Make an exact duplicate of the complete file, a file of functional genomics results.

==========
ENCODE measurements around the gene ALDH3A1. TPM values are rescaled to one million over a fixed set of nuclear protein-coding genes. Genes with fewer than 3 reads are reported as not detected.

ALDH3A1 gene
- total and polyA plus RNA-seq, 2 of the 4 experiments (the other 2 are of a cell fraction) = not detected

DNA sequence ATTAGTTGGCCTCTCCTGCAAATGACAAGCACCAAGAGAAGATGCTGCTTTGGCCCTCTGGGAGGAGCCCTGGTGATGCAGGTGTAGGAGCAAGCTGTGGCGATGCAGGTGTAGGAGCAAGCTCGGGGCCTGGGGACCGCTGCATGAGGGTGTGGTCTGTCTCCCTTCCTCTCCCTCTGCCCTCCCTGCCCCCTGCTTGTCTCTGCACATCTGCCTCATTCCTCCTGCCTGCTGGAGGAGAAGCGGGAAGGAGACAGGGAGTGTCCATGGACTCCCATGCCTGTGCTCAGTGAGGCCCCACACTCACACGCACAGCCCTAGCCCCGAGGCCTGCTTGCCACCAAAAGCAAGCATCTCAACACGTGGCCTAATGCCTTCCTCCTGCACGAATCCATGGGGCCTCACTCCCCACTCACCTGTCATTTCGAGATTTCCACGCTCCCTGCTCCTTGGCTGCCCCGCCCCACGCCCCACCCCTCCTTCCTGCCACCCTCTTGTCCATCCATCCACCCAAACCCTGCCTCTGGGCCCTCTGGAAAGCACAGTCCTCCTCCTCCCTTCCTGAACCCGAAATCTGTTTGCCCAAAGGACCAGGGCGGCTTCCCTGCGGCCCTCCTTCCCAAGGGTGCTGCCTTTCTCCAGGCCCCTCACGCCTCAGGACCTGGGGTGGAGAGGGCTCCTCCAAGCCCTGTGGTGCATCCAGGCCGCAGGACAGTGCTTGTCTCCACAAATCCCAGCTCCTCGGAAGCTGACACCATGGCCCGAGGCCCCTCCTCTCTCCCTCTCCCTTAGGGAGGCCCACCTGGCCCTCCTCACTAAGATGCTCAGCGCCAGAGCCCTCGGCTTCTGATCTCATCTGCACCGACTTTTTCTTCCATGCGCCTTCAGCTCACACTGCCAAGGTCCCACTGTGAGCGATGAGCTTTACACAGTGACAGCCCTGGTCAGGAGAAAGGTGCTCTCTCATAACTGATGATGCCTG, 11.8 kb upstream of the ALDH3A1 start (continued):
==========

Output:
ENCODE measurements around the gene ALDH3A1. TPM values are rescaled to one million over a fixed set of nuclear protein-coding genes. Genes with fewer than 3 reads are reported as not detected.

ALDH3A1 gene
- total and polyA plus RNA-seq, 2 of the 4 experiments (the other 2 are of a cell fraction) = not detected

DNA sequence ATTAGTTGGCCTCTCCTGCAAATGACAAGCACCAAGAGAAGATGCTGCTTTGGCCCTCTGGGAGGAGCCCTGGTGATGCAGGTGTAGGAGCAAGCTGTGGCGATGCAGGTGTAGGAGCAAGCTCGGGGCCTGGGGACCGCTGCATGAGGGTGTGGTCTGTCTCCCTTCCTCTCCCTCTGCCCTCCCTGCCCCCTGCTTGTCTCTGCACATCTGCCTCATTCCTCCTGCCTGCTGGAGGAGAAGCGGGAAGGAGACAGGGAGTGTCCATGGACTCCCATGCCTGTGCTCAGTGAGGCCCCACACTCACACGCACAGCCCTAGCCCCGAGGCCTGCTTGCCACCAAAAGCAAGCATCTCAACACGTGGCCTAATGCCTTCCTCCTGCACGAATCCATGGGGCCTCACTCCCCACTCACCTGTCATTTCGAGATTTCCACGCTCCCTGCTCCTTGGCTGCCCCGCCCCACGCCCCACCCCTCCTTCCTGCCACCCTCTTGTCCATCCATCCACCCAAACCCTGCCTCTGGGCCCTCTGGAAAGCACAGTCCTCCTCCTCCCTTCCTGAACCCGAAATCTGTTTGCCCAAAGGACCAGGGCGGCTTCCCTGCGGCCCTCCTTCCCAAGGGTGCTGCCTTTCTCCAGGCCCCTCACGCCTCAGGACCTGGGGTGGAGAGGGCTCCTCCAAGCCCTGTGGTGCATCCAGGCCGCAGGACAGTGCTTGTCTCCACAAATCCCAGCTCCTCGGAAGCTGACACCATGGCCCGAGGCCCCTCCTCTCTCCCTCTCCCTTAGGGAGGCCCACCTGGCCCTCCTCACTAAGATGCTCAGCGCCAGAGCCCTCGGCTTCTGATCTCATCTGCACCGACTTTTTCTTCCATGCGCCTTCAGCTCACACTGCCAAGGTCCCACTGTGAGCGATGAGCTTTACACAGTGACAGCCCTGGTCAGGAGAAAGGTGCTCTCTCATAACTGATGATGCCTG, 11.8 kb upstream of the ALDH3A1 start (continued):